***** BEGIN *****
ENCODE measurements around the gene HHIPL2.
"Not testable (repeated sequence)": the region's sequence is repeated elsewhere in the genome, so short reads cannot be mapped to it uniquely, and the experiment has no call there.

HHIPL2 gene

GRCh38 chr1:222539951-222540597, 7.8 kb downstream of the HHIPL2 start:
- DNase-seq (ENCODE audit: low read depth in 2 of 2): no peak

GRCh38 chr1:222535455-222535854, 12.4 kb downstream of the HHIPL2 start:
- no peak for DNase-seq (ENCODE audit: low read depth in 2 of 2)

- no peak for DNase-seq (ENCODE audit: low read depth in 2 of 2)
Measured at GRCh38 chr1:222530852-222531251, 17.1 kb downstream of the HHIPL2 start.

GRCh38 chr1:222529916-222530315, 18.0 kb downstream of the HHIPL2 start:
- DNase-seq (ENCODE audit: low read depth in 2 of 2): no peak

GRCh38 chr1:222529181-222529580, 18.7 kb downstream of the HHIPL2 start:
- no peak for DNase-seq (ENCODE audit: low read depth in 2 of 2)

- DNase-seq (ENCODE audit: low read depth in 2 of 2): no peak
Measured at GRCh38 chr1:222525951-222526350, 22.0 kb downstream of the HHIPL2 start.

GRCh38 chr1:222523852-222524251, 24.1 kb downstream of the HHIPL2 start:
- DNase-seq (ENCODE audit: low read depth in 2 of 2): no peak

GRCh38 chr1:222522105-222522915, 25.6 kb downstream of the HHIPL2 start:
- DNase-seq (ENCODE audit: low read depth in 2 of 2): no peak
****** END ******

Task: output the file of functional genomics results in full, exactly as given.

ENCODE measurements around the gene HHIPL2.
"Not testable (repeated sequence)": the region's sequence is repeated elsewhere in the genome, so short reads cannot be mapped to it uniquely, and the experiment has no call there.

HHIPL2 gene

GRCh38 chr1:222539951-222540597, 7.8 kb downstream of the HHIPL2 start:
- DNase-seq (ENCODE audit: low read depth in 2 of 2): no peak

GRCh38 chr1:222535455-222535854, 12.4 kb downstream of the HHIPL2 start:
- no peak for DNase-seq (ENCODE audit: low read depth in 2 of 2)

- no peak for DNase-seq (ENCODE audit: low read depth in 2 of 2)
Measured at GRCh38 chr1:222530852-222531251, 17.1 kb downstream of the HHIPL2 start.

GRCh38 chr1:222529916-222530315, 18.0 kb downstream of the HHIPL2 start:
- DNase-seq (ENCODE audit: low read depth in 2 of 2): no peak

GRCh38 chr1:222529181-222529580, 18.7 kb downstream of the HHIPL2 start:
- no peak for DNase-seq (ENCODE audit: low read depth in 2 of 2)

- DNase-seq (ENCODE audit: low read depth in 2 of 2): no peak
Measured at GRCh38 chr1:222525951-222526350, 22.0 kb downstream of the HHIPL2 start.

GRCh38 chr1:222523852-222524251, 24.1 kb downstream of the HHIPL2 start:
- DNase-seq (ENCODE audit: low read depth in 2 of 2): no peak

GRCh38 chr1:222522105-222522915, 25.6 kb downstream of the HHIPL2 start:
- DNase-seq (ENCODE audit: low read depth in 2 of 2): no peak